Movie buffs have a chance to see on the big screen again, three of the four films Humphrey Bogart and Lauren Bacall made together. It was during the making of To Have And Have Not the two fell in love and this makes their films together a true collaboration, a Hollywood love team. They are at The Screening Room in Kingston.
The Big Sleep (1946) is on tonight at 7 p.m.This is one of my favorite films. The Big Sleep(Warner Brothers, 1946) is a complex detective yarn that you almost have to see several times but if this is your first, go anyway. There is an enigmatic and dramatic thrust that makes it worth seeing again and again.
Based on the novel by Raymond Chandler (1888-1959), it is the character of Philip Marlowe that conveys the idea of the private detective that Bogart played to great effect in The Maltese Falcon in 1941 for director John Huston.
Bogart was not the only one to play Marlowe. There was Dick Powell in Murder My Sweet (1944), Robert Montgomery in The Lady In The Lake (1946) where he is portrayed subjectively as he tells his story in flashback, George Montgomery in The Brasher Doubloon (1947), James Garner in Marlowe (1969), Elliott Gould in The Long Goodbye (1974) and Robert Mitchum in Farewell My Lovely (1975) and The Big Sleep (1978).
Chandler's novel The Big Sleep came out in 1939 and he became famous due to its popularity. Up until then he had written twenty novellas for Black Mask and other magazines.
The genesis of Philip Marlowe came from the author's fertile imagination. He was a character who did not have a name until later.
In the December 1944 issue of Atlantic Monthly he explained how he came up with Marlowe. He saw him as a modern knight in search of a hidden truth. As he tries to find it he goes on a journey that takes him to the mean streets. He described Marlowe as someone who must be a man with character and honour and he must know his job and accept no money dishonestly. He talks with a rude wit and shows contempt for pettiness and disgust for a sham.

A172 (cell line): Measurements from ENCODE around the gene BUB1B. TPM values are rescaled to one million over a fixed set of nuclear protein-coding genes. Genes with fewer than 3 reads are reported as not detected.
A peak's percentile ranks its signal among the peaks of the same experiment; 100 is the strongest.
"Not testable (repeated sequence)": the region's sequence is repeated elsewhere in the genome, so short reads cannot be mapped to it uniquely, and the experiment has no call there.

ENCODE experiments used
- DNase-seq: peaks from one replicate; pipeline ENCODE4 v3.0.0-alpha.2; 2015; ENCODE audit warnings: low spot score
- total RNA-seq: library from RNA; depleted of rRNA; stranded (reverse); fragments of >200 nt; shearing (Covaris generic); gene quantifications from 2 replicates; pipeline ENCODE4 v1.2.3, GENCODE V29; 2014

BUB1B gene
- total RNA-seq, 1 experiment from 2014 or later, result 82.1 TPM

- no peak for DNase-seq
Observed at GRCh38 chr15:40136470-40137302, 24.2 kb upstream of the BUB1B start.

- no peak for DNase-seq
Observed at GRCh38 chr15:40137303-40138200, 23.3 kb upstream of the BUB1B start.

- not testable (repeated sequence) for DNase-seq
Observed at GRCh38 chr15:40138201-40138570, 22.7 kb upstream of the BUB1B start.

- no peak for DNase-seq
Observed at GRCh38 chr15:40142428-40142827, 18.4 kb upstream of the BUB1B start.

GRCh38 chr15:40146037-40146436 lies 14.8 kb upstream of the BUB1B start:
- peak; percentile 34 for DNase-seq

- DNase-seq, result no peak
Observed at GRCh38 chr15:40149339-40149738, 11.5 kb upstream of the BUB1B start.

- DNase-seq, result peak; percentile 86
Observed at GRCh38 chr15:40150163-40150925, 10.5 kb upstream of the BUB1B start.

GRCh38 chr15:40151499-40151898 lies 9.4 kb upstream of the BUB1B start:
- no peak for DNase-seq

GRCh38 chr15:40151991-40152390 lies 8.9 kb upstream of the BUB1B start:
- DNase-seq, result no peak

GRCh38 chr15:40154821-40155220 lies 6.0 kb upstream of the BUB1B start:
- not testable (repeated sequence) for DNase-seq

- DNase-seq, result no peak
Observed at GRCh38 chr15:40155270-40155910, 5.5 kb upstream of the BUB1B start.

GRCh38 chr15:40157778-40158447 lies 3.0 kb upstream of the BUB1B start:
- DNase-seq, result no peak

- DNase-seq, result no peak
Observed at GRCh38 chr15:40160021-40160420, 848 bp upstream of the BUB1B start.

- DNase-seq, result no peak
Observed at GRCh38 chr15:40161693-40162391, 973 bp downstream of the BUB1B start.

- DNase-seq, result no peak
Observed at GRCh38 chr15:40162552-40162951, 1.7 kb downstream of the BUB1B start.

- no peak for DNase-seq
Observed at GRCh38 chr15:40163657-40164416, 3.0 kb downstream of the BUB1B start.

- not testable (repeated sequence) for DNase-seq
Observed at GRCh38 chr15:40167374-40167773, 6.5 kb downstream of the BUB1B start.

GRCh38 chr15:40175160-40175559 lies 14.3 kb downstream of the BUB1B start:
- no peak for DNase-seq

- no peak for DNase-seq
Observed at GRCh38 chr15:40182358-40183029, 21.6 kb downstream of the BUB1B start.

In the seven novels featuring Marlowe, he is a man who resists the corrupting influences around him. His clients are wealthy but money has made them unhappy. In The Big Sleep, for example, General Sternwood is a recluse with so much money he can't enjoy it. He hires Marlowe to find a blackmailer and ends up getting involved in a case of murder and doublecross.
Directed by Howard Hawks, The Big Sleep is a fine example of entertainment substituting for art and what you have is acting on a level you don't see anymore. Bogart's Marlowe is a close relative of Sam Spade. Compare both their inscrutable logic and determination to get at the truth. Both characters are careful to watch out for themselves and find help others no matter what might happen and, yet, he is a detective who learns fast by example.
William Faulkner, Leigh Brackett, and Jules Furthman have written sharp dialogue to match the wits of the actors who personify the intrigue and suspense to a high degree, and under Hawks' direction, you become so immersed as if you are right up there with them.
Lauren Bacall in her autobiography, By Myself, says during the filming of The Big Sleep no one understood what was going. It didn't do any good to call Raymond Chandler.
For anyone seeing The Big Sleep for the first or umpteenth time, there is definitely a sea of mystery and action in a story that is as real and genuine as it can be on the big screen. The chemistry between Bogart and Bacall is something to look forward to. The Big Sleep was their second time together after To Have And Have Not (Warner Brothers, 1944) which The Screening Room is showing on June 24 at 4 p.m. On June 27 is Dark Passage (Warner Brothers, 1947).
Missing is Key Largo (1948) which you can seek out to rent or buy. It is directed by John Huston.
June 13, 2012
Copyright Rick Jackson 2012